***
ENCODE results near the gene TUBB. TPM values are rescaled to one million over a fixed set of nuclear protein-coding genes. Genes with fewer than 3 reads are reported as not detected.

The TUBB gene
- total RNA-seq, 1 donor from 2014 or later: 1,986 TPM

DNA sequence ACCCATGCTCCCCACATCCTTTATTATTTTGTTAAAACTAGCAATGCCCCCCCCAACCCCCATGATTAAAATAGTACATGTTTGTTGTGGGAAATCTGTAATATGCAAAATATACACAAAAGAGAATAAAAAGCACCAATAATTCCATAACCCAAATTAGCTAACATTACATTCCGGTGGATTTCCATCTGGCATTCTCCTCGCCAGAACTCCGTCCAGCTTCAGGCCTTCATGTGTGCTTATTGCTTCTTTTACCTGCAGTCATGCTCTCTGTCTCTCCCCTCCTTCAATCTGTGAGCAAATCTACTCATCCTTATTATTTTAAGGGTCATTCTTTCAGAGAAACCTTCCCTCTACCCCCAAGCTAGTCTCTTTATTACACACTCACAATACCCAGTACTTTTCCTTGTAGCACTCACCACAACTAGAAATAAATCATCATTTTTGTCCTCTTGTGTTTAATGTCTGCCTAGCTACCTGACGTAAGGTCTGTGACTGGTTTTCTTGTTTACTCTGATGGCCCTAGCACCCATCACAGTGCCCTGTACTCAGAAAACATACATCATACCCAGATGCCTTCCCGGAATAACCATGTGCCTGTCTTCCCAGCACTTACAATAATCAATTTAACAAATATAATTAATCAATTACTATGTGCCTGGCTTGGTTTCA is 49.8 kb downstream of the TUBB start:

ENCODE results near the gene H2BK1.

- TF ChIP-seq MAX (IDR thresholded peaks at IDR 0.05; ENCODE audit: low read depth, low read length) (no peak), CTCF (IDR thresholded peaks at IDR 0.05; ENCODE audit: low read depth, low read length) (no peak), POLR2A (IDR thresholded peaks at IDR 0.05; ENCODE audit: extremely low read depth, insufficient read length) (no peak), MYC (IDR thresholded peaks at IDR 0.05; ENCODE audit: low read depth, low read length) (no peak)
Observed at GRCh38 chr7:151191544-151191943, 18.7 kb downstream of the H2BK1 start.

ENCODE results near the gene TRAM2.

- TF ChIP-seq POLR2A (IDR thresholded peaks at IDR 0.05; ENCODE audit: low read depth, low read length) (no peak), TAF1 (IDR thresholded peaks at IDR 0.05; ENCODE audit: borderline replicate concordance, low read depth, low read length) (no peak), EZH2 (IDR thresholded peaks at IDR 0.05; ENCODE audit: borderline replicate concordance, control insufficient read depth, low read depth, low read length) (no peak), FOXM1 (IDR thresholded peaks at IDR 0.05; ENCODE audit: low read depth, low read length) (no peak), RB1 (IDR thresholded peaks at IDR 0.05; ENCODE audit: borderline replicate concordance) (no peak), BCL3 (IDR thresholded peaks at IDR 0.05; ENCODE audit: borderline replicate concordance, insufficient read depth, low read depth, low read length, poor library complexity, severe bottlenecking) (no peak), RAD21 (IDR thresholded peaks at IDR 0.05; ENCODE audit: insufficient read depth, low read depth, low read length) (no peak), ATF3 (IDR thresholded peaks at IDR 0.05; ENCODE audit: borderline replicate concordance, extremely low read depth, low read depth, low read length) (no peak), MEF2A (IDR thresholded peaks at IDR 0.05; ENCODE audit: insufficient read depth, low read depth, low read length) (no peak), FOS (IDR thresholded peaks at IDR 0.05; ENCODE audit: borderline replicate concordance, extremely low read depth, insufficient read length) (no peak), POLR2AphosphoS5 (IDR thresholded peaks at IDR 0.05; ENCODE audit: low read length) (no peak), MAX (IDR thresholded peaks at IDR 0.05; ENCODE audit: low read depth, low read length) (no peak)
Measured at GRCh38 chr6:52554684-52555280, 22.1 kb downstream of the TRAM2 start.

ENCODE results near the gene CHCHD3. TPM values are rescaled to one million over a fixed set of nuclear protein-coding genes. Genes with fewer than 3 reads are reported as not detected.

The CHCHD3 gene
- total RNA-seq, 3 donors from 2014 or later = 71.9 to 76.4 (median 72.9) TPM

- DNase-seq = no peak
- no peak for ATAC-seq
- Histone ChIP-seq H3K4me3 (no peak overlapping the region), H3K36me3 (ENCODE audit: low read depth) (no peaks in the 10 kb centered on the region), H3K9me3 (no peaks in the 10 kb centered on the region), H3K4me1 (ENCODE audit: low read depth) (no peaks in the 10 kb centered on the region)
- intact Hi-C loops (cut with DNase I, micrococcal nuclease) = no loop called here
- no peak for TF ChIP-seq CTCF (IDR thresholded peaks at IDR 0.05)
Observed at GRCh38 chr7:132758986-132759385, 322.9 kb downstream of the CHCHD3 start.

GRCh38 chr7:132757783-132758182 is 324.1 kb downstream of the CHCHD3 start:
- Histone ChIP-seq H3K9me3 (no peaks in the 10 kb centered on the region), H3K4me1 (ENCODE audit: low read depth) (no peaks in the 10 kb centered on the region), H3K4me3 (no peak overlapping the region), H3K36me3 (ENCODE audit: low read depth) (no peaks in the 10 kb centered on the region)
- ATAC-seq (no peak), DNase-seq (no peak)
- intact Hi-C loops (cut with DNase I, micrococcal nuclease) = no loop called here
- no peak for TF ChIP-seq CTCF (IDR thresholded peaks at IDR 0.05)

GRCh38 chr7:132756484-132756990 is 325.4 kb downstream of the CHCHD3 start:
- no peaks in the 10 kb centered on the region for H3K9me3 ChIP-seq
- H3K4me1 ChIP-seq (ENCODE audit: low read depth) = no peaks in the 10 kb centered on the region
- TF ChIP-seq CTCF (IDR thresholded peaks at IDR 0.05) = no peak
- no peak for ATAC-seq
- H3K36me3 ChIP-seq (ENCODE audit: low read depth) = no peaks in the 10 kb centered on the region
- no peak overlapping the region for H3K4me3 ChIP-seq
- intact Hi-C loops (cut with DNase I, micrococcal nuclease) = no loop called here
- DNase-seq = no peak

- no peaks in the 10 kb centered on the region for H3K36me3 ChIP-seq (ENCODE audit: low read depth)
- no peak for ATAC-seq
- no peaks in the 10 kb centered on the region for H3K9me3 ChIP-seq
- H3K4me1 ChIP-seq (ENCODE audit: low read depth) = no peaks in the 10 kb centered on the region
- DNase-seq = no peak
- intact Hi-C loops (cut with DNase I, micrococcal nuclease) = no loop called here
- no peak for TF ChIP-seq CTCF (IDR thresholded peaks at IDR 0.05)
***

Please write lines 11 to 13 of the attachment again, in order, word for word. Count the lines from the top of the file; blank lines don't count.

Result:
ENCODE results near the gene CHCHD3. TPM values are rescaled to one million over a fixed set of nuclear protein-coding genes. Genes with fewer than 3 reads are reported as not detected.

The CHCHD3 gene
- total RNA-seq, 3 donors from 2014 or later = 71.9 to 76.4 (median 72.9) TPM